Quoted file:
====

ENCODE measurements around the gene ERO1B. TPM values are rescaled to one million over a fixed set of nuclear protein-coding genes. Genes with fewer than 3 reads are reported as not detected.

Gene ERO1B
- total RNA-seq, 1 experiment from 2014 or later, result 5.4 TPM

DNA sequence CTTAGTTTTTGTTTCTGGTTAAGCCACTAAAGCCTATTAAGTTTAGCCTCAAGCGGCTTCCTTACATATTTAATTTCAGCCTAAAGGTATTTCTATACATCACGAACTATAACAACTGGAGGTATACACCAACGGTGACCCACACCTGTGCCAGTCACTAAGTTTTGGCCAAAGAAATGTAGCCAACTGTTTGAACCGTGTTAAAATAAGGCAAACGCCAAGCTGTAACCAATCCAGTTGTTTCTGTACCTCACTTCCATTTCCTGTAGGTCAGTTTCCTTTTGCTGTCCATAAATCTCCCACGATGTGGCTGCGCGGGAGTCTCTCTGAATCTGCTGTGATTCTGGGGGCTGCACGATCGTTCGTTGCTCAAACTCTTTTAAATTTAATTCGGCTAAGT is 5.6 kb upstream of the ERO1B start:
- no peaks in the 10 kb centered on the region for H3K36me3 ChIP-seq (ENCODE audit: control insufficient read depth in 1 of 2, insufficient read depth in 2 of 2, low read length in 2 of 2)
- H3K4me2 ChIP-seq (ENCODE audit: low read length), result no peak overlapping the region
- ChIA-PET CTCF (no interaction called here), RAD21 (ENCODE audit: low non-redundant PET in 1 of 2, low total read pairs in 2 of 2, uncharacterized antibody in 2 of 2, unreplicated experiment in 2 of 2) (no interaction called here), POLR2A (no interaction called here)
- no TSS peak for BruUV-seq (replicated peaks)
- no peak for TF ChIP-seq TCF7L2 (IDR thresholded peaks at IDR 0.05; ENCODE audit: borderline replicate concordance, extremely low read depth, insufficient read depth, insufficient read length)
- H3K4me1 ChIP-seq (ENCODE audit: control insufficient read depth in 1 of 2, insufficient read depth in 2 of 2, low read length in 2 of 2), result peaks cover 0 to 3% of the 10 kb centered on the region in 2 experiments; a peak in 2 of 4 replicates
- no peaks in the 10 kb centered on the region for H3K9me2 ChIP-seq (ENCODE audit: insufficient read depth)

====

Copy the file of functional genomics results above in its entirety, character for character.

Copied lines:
ENCODE measurements around the gene ERO1B. TPM values are rescaled to one million over a fixed set of nuclear protein-coding genes. Genes with fewer than 3 reads are reported as not detected.

Gene ERO1B
- total RNA-seq, 1 experiment from 2014 or later, result 5.4 TPM

DNA sequence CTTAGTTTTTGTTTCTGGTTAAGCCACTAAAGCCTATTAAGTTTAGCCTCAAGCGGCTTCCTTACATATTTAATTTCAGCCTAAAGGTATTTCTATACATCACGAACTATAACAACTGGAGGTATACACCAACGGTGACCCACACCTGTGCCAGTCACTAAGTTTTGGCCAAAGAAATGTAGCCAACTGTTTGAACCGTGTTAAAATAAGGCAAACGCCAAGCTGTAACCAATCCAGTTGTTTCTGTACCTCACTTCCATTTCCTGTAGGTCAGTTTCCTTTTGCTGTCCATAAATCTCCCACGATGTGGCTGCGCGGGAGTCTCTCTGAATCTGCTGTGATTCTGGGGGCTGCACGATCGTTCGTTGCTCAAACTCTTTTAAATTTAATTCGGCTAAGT is 5.6 kb upstream of the ERO1B start:
- no peaks in the 10 kb centered on the region for H3K36me3 ChIP-seq (ENCODE audit: control insufficient read depth in 1 of 2, insufficient read depth in 2 of 2, low read length in 2 of 2)
- H3K4me2 ChIP-seq (ENCODE audit: low read length), result no peak overlapping the region
- ChIA-PET CTCF (no interaction called here), RAD21 (ENCODE audit: low non-redundant PET in 1 of 2, low total read pairs in 2 of 2, uncharacterized antibody in 2 of 2, unreplicated experiment in 2 of 2) (no interaction called here), POLR2A (no interaction called here)
- no TSS peak for BruUV-seq (replicated peaks)
- no peak for TF ChIP-seq TCF7L2 (IDR thresholded peaks at IDR 0.05; ENCODE audit: borderline replicate concordance, extremely low read depth, insufficient read depth, insufficient read length)
- H3K4me1 ChIP-seq (ENCODE audit: control insufficient read depth in 1 of 2, insufficient read depth in 2 of 2, low read length in 2 of 2), result peaks cover 0 to 3% of the 10 kb centered on the region in 2 experiments; a peak in 2 of 4 replicates
- no peaks in the 10 kb centered on the region for H3K9me2 ChIP-seq (ENCODE audit: insufficient read depth)